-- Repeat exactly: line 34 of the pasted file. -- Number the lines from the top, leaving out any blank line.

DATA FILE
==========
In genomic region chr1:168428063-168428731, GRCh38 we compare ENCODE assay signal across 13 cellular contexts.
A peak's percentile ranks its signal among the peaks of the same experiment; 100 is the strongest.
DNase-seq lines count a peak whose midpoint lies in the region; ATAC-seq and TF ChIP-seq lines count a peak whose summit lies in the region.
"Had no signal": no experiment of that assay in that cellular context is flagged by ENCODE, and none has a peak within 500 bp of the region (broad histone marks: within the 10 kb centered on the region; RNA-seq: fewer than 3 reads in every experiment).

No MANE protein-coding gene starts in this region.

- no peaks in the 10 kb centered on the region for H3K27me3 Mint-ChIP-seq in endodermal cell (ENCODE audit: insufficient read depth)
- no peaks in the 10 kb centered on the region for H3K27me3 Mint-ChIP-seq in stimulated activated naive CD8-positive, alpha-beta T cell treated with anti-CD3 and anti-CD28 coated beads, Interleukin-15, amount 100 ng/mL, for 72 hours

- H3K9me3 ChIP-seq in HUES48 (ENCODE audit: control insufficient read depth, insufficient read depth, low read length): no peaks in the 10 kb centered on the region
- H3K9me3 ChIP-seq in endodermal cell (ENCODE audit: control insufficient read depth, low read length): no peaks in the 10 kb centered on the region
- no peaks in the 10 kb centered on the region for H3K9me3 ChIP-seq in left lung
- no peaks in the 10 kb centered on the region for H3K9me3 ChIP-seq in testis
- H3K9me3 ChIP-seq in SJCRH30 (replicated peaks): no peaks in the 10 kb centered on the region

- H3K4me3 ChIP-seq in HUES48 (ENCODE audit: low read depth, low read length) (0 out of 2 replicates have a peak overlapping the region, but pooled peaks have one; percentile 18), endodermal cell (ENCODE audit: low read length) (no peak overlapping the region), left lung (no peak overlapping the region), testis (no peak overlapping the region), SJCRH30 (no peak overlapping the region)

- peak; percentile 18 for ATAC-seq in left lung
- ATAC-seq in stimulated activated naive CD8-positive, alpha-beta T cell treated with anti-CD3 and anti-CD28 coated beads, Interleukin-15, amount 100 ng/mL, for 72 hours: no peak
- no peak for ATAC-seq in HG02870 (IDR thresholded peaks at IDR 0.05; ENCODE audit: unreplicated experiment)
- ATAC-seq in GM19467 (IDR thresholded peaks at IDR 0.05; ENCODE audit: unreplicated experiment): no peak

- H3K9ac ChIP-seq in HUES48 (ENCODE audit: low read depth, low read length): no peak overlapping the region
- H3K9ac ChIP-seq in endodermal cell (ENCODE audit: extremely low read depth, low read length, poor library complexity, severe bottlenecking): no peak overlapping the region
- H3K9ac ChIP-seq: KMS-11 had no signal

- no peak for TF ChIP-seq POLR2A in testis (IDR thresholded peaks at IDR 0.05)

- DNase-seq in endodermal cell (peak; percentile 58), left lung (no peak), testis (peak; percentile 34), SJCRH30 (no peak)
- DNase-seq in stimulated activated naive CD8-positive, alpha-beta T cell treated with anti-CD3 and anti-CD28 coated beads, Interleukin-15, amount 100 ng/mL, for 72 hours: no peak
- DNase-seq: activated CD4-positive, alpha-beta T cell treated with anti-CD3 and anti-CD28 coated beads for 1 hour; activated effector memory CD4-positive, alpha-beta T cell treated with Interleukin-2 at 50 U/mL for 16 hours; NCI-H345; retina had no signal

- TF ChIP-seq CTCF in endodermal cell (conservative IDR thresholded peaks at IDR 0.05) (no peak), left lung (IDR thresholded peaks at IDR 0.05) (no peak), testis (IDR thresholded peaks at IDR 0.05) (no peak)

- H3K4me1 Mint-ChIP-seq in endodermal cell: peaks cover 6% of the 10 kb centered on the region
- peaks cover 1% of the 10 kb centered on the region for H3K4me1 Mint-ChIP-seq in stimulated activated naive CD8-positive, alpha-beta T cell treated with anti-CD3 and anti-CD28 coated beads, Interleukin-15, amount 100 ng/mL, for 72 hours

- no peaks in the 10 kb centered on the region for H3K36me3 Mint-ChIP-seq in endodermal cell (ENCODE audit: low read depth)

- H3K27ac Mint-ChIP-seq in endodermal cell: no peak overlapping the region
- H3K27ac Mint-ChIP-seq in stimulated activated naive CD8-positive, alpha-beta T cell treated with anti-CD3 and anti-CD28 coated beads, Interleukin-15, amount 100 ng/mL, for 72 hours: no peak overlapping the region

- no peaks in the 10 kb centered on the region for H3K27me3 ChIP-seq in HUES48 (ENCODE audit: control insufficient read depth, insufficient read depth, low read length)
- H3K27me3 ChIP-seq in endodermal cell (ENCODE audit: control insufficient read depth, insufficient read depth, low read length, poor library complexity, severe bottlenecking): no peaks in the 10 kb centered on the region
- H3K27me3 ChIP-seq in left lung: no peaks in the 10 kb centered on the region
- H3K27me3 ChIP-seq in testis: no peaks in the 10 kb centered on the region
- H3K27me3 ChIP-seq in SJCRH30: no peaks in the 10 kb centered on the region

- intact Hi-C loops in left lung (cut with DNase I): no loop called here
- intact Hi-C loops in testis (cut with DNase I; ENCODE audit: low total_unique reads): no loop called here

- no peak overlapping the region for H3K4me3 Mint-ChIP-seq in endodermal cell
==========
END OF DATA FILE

- H3K27me3 ChIP-seq in testis: no peaks in the 10 kb centered on the region